On October 7th, members of Hamas attacked villages on the Israeli border. In an attack on innocent civilians, they killed at least 1400 Israelis. These included men, women and children. Some women were raped. This was wrong.
For the past weeks, Israeli military has attacked military targets in the Gaza strip. In doing so, they have bombed homes and schools. By one estimate, over 40% of the homes in Northern Gaza have been damaged or demolished. As of this writing, at least 10,00 people have been killed, most of them civilians, not including those who are lost under rubble. At least 4000 of those killed were children. This is wrong.
Imagine a nation who lives in constant fear of its neighbors – where many of its neighbors reject its very right to exist, and who have habitually launched missiles into its borders. Imagine living in perpetual terror. This is how many Israelis live. It is wrong.
Imagine a district about twice the area of Boston, but with the same population density. Imagine that the residents of this district were poorer than the poorest of Boston. Imagine that all food, water, and medicine were cut off from this district, and that no one was allowed to move in and out. This is what has happened to Gaza. This is wrong.
Imagine a group of people who have been persecuted for hundreds of years – a group who were the victims of the holocaust – the worst attempted genocide in history. Imagine a people that continues to suffer persecution in the various lands they live. This is wrong.
Imagine that residents of an enclave were told that a ground invasion were imminent. Imagine one half of this district – 1.1 million people — were told to immediately vacate their homes and move to the other half of the district – a district with no access to food, water, or medicine. This is happening in Gaza. This is wrong.
The history of this conflict contains a long litany of wrongs attacks launched by each side against the other. Each side has felt morally justified in their actions. Indeed, as you read this, you may experience yourself making a series of arguments that you feel may justify the actions of one or the other group.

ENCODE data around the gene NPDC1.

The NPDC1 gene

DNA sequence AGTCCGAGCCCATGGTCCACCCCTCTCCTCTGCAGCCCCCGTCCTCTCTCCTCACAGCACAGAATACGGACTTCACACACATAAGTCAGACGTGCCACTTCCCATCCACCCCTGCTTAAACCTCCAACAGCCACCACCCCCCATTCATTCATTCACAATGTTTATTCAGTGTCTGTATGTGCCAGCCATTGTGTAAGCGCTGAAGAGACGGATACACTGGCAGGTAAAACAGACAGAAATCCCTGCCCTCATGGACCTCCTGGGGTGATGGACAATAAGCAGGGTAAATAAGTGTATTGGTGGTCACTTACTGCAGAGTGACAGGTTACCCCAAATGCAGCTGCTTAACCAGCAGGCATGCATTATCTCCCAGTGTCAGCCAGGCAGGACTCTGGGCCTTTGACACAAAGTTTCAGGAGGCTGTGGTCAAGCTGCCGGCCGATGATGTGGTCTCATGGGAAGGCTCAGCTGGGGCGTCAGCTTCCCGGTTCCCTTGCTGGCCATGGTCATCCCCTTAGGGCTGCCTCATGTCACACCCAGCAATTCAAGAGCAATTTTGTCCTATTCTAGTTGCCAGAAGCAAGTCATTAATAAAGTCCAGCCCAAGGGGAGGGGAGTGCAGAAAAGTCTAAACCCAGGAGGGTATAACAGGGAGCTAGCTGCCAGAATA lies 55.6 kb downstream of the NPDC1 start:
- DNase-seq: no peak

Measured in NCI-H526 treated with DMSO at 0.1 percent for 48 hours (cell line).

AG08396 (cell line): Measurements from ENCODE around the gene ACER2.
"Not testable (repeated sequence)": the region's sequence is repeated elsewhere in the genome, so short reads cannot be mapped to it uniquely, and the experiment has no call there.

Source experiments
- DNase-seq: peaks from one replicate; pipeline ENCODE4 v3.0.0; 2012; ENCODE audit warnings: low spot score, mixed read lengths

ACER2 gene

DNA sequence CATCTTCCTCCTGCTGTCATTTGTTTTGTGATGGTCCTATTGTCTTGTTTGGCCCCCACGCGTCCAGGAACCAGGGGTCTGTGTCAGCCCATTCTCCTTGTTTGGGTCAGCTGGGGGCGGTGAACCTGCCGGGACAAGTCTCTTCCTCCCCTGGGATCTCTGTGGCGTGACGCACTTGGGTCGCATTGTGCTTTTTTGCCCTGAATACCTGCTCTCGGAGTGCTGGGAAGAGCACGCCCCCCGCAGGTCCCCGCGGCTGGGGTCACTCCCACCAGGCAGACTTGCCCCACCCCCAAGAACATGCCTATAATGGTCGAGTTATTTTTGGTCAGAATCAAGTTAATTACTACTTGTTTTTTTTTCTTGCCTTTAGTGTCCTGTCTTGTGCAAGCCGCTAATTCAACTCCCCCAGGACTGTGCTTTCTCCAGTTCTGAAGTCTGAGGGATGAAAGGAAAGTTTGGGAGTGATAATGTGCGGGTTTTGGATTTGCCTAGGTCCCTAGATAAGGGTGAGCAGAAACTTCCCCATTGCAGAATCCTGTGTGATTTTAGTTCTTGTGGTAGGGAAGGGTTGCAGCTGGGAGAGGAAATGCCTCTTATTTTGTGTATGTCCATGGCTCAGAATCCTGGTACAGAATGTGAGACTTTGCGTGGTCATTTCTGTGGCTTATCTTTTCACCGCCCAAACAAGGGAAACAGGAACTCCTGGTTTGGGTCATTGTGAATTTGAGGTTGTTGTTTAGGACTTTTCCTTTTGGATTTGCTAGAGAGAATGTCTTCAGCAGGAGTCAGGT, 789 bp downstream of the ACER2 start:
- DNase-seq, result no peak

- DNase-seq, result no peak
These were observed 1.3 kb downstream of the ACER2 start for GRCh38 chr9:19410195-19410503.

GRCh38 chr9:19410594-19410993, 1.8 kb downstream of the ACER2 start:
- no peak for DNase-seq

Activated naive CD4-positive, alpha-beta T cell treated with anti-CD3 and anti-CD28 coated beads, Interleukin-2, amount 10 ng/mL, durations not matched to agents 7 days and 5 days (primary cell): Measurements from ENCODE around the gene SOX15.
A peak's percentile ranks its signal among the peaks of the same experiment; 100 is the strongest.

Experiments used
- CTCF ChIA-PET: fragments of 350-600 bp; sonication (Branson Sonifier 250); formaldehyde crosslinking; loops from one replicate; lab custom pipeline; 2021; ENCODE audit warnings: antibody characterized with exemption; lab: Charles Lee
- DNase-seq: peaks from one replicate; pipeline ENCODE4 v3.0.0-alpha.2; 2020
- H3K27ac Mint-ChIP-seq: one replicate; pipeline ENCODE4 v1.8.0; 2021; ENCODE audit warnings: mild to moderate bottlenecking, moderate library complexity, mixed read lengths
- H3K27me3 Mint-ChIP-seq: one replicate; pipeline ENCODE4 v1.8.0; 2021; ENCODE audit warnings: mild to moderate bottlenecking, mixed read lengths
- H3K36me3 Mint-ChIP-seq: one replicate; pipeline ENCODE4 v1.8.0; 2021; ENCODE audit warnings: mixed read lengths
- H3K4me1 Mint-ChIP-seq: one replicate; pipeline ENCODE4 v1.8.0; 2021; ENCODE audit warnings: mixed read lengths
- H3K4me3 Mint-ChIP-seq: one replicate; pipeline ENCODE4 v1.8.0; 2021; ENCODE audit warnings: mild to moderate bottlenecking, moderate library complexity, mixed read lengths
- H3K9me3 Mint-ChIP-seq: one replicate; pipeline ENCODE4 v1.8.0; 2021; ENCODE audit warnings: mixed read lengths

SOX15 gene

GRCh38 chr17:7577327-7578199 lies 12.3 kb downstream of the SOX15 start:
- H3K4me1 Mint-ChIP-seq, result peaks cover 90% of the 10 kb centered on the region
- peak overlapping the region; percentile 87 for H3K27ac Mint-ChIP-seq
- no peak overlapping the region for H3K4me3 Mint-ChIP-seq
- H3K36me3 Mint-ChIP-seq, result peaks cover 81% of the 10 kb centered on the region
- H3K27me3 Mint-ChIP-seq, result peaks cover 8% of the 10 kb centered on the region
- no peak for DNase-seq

If you are doing this, it is understandable. It is also, I suggest, part of the problem.
When we seek ways to justify or blame the actions of one side or the other, we will certainly find them. This is, however, precisely what causes conflicts like this to endure. So long as parties continuously seek revenge, so long as they justify their violence as a justified response to the other side, the moral tit-for-tat will continue. Violence that will likely extend beyond the borders of the present conflict.
In a conflict, there are generally three classes of options. If we have strength but a limited capacity to create ideas, we will try to decimate the other side. If we have ideas but no strength, we are forced to capitulate. If we have strength and the capacity for ideas, we can work to transform the relationship between warring parties.
To do this, each side must try to put aside moral judgment – no matter how painful it is to do so. They must acknowledge their own pain, and the pain on the other. They must then seek to identify the unmet needs of all involved and seek to meet those needs collaboratively.
Israel has a need to have their claim to a homeland accepted. They have a need to live without fear of being attacked by neighbors. The Palestinians have a need for self-determination, to be free of constraints of Israeli regulation. They also need to have their historical sense of being uprooted from land that they claimed as their home to be acknowledged.
Israel is the side with the power. The Israeli government seeks to decimate Hamas in a dramatic show of force. Perhaps they believe that will teach a lesson to those who would attack Israel. Perhaps they feel that doing so will lead Palestinians to turn on Hamas. More likely, the invasion will be a breeding ground for further resistance.
Even if the Israelis prove successful in their goals, it is difficult to understand how the ends could ever justify the means. When President Biden announced his full support for the Israeli military operation against Gaza, we became complicit in a heinous wrong. The fact that it was followed by a previous heinous wrong does not mitigate this claim.
To seek to meet the needs of all parties to this conflict, Israel must collaborate with representatives of the Palestinian people. What happens, however, when one makes the judgment – right or wrong — that one’s negotiation partners are unwilling to do so?
Here’s but one approach. Instead of seeking to decimate Hamas, seek to marginalize them. Instead of destroying Gazan infrastructure, invest in factions of Palestinian people who are open to new ways of being. Work with the population. Help them build economic, social, and political infrastructure. Show them their needs and long-standing grievances matter.
Triangulate Hamas and related groups. Yes, protect oneself against them – even seek them out and eliminate them. But show people who may be open to improving relations that Israel can be a constructive and reliable partner — and not an enemy.
Argue for Israel’s right to exist. But do not ignore the equally compelling sentiment, shared among many Arabs, that Israel was thrust upon them against their will. Instead of eye-for-an-eye, launch a truth-and-reconciliation process.
If you are thinking that this is an impossible task – if you are already identifying reasons why something like this can’t happen, it is understandable. However, I suggest, it is also part of the problem.
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